-- Republican officials are exploring how to handle a scenario that would be unthinkable in a normal election year: What would happen if the party's presidential nominee dropped out?
So how would it work?
First, Trump would have to voluntarily exit the race. Officials say there is no mechanism for forcing him to withdraw his nomination. (Trump has not given any indications that he no longer wants to be his party's nominee.)
One Republican legal expert has advised party officials that, for practical reasons, Trump would have to drop out by early September to give the party enough time to choose his replacement and get the next nominee's name on the ballot in enough states to win.
Here is what the RNC's bylaws say about filling a vacancy on a presidential ticket:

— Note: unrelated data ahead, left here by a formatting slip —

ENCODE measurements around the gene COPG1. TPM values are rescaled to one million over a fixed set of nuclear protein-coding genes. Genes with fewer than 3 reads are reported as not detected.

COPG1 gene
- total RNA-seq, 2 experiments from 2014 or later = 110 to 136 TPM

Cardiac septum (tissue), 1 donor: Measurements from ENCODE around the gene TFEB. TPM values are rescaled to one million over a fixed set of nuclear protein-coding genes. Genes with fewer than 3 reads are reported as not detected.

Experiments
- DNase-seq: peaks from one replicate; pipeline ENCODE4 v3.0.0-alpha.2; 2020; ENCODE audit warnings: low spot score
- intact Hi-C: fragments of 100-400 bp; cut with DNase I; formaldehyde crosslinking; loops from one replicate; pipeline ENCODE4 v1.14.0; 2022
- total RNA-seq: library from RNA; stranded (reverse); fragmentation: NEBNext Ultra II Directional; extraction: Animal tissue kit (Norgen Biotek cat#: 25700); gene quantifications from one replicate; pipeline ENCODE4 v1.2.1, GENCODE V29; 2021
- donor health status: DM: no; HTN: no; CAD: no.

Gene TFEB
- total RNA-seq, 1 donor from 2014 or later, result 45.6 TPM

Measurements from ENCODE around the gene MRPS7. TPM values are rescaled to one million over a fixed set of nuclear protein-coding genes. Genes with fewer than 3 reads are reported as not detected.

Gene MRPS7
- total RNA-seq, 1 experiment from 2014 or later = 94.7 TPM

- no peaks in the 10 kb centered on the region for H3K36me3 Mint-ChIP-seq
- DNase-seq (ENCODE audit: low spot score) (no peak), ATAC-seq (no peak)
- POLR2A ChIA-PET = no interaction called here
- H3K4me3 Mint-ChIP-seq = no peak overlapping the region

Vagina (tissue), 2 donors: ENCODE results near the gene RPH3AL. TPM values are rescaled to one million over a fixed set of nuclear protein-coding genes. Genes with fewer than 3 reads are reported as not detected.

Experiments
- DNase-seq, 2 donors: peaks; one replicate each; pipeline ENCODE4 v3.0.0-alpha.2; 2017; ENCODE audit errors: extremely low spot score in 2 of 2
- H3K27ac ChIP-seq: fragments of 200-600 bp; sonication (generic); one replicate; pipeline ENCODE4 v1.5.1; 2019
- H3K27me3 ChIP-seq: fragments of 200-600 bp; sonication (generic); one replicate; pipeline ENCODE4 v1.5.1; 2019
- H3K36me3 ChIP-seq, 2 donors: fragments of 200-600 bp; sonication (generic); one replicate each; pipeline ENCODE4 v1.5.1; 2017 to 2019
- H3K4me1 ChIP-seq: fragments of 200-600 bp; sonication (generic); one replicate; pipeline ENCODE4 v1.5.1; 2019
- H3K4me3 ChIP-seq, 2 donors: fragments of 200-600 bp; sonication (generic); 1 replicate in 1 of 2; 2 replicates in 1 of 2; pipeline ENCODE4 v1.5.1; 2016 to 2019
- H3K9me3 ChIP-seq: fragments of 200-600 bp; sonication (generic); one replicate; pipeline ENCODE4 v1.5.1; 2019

Rule No. 9: Filling Vacancies in Nominations
(a) The Republican National Committee is hereby authorized and empowered to fill any and all vacancies which may occur by reason of death, declination or otherwise of the Republican candidate for president of the United States or the Republican candidate for vice president of the United States, as nominated by the national convention, or the Republican National Committee may reconvene the national convention for the purpose of filling any such vacancies.
(b) In voting under this rule, the Republican National Committee members representing any state shall be entitled to cast the same number of votes as said state was entitled to cast at the national convention.
(c) In the event that the members of the Republican National Committee from any state shall not be in agreement in the casting of votes hereunder, the votes of such state shall be divided equally, including fractional votes, among the members of the Republican National Committee present or voting by proxy.
(d) No candidate shall be chosen to fill any such vacancy except upon receiving a majority of the votes entitled to be cast in the election.